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Delicious Pie Crust and Pies recipes for High Altitudes?


sus
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Hello Hello!

It is that time of the year where I start making pies and stuff. I have my great recipes that I generally use but this year I am spending Thanks Giving with the SO and his family in Denver. I had not been planning on doing anything because I generally feel uncomfortable cooking at other people's kitchen but I guess my SO offered me and my baking skills for Thanks Giving. Apparently, I will be baking an apple pie and perhaps a pumpkin pie, with my very own crust. I have never baked at high altitudes and am a bit nervous about the process. I would love to hear your feedback and possibly recipes for a delicious pumpkin pie and/or apple pie baked at high altitudes that would be great. Looking forward to your feedback, suggestions and recipes!

Sue

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I thought the main purpose of high altitude adjustments had to do with trying to give the item time to build sufficient structure to support itself. Since apple and pumpkin pie and their crusts don't generally involve leavening of any type, I'd think "use your usual recipe and bake 'til done" would cover it... but I don't live at high altitude so take that for what it's worth.

It's kinda like wrestling a gorilla... you don't stop when you're tired, you stop when the gorilla is tired.

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Pie crust isn't affected much, neither is fruit filling. That said, you may wish to try some of the newer vodka methods because of their reliability.

Altitude affects baking because there are different amounts of air being pulled down on us, by gravity, at various altitudes. At high altitudes, you have thousands of fewer feet or air sitting on top of you.

So, if you bake a cake, and you do not adjust the recipe, the air bubbles will grow larger than they would at sea level because there's less air pressure pushing them down. That sounds good, but, the recipe isn't formulated to support those extra-large air bubbles, so they collapse pretty easily and you get a thick dense crumb, and almost no increase in height, instead of a light fluffy crumb.

Baked goods leavened by baking powder and baking soda are the most sensitive and will probably need adjustment -usually reducing the leavener. Items like shortbread, especially if rolled out thick, which are mechanically leavened by steam released from butter can benefit from an addition of extra flour. A good all-around cookbook like the Joy of Cooking will have a chart and instructions. There are also dedicated high-altitude books.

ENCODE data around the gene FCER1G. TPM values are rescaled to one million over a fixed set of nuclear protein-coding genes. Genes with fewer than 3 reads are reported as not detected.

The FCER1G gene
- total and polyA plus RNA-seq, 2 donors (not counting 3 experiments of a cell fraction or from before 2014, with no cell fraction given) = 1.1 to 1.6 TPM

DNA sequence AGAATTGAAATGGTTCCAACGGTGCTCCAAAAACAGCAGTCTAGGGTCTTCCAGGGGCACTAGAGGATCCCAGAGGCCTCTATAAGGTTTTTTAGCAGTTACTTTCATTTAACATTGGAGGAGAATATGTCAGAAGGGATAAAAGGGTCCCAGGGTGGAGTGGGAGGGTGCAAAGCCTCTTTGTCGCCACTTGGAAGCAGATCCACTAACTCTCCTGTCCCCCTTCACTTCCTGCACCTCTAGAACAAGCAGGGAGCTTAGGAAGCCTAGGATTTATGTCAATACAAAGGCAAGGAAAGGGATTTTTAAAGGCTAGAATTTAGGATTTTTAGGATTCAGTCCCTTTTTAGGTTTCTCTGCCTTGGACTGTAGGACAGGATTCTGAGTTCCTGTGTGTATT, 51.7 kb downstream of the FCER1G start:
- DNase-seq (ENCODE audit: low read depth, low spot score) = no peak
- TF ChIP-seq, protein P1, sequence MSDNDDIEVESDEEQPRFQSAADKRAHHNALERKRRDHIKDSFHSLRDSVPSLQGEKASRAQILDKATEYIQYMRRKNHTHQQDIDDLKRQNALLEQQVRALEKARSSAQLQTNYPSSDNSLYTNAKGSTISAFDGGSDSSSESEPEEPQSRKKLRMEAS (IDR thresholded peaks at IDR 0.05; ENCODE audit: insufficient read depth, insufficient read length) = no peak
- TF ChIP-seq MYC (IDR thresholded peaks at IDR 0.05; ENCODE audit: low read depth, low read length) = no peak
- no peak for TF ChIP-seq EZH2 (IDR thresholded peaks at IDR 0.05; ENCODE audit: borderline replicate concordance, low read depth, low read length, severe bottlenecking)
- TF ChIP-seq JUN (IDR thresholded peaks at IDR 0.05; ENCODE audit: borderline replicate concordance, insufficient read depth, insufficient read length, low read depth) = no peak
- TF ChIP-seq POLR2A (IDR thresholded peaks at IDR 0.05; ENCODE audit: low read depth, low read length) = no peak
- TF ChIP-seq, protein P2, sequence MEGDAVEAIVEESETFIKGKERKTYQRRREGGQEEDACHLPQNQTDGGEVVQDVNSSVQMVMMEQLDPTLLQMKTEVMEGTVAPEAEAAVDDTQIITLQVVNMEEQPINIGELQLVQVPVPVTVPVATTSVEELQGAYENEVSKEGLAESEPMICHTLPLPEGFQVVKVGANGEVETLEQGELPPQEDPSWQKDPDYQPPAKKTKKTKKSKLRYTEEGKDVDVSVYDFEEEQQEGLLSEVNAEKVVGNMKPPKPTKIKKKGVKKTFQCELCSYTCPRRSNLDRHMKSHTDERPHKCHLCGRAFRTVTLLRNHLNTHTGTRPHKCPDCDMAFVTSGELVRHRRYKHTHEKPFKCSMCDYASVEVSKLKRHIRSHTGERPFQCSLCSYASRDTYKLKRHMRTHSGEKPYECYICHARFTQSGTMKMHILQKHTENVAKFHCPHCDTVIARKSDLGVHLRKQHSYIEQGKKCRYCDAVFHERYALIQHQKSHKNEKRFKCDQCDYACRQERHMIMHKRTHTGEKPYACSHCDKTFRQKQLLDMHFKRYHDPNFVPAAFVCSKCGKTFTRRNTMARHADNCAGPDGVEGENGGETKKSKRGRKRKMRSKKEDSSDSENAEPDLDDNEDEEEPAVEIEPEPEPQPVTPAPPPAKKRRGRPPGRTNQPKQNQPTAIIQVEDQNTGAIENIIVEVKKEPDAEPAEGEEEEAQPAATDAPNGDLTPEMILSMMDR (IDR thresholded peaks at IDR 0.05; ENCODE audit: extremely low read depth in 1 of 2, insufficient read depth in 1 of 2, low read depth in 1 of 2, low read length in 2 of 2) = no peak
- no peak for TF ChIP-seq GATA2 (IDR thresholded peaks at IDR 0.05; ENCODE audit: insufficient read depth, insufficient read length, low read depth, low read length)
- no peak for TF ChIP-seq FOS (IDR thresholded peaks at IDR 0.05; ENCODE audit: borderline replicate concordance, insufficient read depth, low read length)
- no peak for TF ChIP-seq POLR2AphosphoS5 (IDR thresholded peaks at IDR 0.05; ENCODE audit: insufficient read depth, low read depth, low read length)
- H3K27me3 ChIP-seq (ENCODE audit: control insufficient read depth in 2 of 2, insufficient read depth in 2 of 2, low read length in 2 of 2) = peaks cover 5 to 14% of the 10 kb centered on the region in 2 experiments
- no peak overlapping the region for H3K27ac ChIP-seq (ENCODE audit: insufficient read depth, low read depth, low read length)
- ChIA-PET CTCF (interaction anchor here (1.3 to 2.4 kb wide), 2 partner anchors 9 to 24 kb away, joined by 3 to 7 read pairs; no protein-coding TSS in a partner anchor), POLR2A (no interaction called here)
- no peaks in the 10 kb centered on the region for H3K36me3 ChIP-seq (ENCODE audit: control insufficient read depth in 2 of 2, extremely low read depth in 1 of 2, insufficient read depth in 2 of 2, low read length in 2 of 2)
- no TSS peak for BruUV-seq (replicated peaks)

Breads might theoretically need less yeast, but adjustments aren't critical since the gluten in the flour, if developed properly can support a lot more air than pastry or cake flour. Bread will proof and rise more quickly (meaning the yeast will have less time to multiply, thus arguing for using the same amount as sea level) and may require slightly lower oven temps, but, it's difficult to generalize without seeing a formula.

Hope this helps!

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Hey guys. This is all great information. Will be useful when I am permanently in the area, too! I am just baking these two pies so it is good to know that it will be Ok. I even found a place that has leaf lard and am excited about trying my crust with that.

Su

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Would there be any difference in the thickening/setting of the filling?...Just wondering

tracey

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Would there be any difference in the thickening/setting of the filling?...Just wondering

tracey

Nope. As you may know, altitude affects the boiling point of water, meaning that it boils at a lower temp and food takes longer to cook because the steam escapes at a lower temperature. Pies are generally baked for such a long period of time and at temperatures well above boiling, that the altitude doesn't affect significantly.

I always check pies for brown crust and reduced liquid inside before removing from the oven. Every batch of fruit is different so, every pie is different. (unless you are using canned filling, but let's not go there!) I view the baking time as a suggestion not an absolute when making pie. Pies may in general take a bit longer to cook at high altitude, but, there's no adjustments needed to fillings. Just follow good instructions, especially if using apples. Do not use Red Delicious apples in a pie filling, unless you cook them down, in a pot on the stove, first.

I lived in Santa Fe for about 15 years, at 7,540 feet, and never had any issues with pies.

Edited by Lisa Shock (log)
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